A network of fixed air quality monitoring stations (covering ∼3 million inhabitants) operates in Rome under the Regional Department of Environment. Five stations, located in densely populated areas within the central city, continuously collect hourly data on SO2 levels (ultraviolet fluorescence), NO2 (chemiluminescence) and CO (infrared photometry); three of the five monitors also collect hourly data on O3 (ultraviolet photometry) and bihourly data on particles. Data on particles with a 50% cut-off aerodynamic diameter of 10 µm (PM10) concentrations were not available for the study period. Suspended particles were continuously monitored using a low-volume air sampler (flow rate at 25 L·min−1) with an open-face inlet and β-ray atomic absorption. Investigations in Rome with a gravimetric method to measure PM10 and total suspended particulates, showed a higher ratio of PM10 and total suspended particulates (0.70–0.80) than the ratios detected in North America 11. This is presumably due to both the low-volume sampling and to the peculiar geometry of the open-face inlet that produced a higher efficiency for small size particulate fractions. Furthermore, detailed examinations with electron microscopy of the relative size of the particles sampled with the Italian instrument indicated that the actual particle fraction measured is <13 µm.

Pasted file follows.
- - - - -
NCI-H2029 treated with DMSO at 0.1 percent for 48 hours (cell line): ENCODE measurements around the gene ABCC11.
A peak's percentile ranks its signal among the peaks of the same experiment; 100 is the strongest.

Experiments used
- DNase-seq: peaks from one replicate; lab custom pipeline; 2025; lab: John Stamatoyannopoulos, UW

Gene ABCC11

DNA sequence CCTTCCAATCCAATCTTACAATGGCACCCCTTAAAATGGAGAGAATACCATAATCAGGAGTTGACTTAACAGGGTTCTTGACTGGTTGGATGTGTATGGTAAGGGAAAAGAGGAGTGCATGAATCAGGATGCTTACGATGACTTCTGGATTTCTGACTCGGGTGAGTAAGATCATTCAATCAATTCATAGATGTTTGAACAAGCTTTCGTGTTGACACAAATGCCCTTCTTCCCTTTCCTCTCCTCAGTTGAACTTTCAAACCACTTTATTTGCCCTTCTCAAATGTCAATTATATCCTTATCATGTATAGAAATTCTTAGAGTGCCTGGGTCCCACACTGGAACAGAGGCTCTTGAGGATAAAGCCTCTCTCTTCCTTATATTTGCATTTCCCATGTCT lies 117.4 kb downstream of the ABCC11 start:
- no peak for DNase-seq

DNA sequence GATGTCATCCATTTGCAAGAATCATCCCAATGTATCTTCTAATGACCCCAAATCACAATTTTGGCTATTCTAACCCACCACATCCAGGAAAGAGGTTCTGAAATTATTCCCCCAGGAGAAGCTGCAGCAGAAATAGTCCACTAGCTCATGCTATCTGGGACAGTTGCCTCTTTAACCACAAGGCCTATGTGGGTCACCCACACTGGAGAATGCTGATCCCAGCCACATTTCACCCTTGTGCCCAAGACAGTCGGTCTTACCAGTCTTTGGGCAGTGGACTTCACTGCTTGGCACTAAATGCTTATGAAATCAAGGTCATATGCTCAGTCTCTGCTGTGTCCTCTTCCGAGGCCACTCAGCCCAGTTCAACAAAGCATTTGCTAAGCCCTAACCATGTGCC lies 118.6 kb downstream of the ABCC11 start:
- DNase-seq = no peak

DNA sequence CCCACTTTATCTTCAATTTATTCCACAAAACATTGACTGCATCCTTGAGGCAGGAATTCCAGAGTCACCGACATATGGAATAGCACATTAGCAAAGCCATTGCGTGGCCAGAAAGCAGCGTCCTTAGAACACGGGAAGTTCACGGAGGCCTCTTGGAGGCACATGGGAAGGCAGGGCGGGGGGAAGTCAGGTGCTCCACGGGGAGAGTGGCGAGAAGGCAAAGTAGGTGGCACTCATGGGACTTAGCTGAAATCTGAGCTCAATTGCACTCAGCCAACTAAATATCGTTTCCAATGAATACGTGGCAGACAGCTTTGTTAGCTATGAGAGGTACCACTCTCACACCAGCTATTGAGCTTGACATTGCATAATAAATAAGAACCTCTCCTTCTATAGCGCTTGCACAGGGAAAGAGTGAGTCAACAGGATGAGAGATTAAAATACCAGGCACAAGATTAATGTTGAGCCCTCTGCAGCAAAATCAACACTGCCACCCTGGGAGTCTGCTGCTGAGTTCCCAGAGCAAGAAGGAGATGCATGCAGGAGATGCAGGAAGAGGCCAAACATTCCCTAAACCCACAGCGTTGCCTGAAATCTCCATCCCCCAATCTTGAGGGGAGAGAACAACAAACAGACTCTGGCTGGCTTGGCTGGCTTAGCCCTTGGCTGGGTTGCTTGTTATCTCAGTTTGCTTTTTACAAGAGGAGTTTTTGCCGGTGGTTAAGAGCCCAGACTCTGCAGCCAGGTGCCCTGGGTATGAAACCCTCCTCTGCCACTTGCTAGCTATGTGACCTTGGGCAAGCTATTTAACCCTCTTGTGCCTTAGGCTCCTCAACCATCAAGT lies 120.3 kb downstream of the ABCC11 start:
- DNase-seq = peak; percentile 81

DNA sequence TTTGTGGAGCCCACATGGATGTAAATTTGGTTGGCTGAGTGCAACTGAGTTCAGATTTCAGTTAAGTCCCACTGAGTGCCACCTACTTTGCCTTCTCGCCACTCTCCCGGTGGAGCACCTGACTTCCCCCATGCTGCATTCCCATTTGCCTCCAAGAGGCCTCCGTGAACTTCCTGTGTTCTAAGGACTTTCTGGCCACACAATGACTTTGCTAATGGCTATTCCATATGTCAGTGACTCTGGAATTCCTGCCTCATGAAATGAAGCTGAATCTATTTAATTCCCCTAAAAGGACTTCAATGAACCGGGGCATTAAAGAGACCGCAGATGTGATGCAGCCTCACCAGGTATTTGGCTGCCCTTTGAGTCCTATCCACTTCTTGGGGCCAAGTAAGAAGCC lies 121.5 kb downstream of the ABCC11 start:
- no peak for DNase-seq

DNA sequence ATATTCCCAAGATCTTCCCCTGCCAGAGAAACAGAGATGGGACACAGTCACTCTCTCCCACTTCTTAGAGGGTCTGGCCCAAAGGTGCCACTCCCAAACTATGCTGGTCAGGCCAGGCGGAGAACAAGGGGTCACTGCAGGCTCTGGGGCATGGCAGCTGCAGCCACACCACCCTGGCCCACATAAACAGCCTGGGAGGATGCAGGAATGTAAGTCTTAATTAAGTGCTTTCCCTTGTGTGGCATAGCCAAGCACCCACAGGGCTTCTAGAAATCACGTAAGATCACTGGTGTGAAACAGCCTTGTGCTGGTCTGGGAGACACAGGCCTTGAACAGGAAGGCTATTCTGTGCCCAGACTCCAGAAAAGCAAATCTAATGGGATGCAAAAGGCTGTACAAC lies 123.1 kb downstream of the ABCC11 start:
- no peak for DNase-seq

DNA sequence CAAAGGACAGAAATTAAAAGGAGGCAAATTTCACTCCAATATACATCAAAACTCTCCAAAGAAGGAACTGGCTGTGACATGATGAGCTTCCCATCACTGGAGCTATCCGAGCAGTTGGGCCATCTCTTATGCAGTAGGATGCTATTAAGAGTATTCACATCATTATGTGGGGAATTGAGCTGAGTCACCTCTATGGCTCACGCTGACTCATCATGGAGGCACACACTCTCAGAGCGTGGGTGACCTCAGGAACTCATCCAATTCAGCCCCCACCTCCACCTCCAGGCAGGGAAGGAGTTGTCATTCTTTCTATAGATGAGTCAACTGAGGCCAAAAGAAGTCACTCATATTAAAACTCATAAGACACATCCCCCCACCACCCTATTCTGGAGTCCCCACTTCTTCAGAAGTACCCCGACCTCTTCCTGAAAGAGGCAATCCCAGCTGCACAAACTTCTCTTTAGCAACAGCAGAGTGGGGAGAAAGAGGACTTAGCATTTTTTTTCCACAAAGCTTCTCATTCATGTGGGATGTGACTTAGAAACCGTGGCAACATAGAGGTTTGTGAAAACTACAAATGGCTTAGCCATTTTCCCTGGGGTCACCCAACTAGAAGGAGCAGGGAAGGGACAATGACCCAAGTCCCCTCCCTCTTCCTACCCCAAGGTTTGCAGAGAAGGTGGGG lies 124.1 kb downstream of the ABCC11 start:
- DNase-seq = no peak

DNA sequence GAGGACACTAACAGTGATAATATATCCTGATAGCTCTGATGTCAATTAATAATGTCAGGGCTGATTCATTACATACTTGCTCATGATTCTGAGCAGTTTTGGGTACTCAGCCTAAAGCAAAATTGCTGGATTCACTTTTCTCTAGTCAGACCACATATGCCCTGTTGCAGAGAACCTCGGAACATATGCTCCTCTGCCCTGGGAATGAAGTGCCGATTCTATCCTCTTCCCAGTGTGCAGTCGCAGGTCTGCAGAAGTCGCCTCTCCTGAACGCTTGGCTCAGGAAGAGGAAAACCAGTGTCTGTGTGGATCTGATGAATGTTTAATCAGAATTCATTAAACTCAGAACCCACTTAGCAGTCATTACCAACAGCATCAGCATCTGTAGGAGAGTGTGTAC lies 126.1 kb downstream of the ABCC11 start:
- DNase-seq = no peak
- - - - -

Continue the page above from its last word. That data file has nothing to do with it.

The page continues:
The daily air pollution data (24-h integrated measure for particles, SO2, NO2, and CO; the mean 08:00 h–16:00 h for O3) were collected from the five population oriented fixed monitors. For each day, the data from the available monitors were averaged to compute a city mean to match the daily hospital admissions data. During the study period (January 1, 1995–October 31, 1997), data were available from all the monitors for 89.9% of the days for particles, 99.5% for SO2, 99.6% for NO2, 99.8% for CO, and 95.6% for O3. Since some values for a particular monitor and a particular pollutant were missing, this data was imputed before computing city means using regression models based on the other monitors’ values; the estimated values were used only if the goodness of fit (R2) of the regression models was >0.60. After this procedure, the percentage of missing values was 2.6% for particles, whereas there were no missing data for the other pollutants. The spatial within-day variability for the different pollutants was assessed by calculating pollutant-specific correlation coefficients among the various fixed-monitors. The highest correlations were found for gases (O3: 0.66–0.89; CO: 0.60–0.86; NO2: 0.66–0.79; SO2: 0.50–0.77), whereas particles had the lowest values (0.22–0.30). Mean daily temperature (°C) and relative humidity (%) were available from the local weather station located in the central area.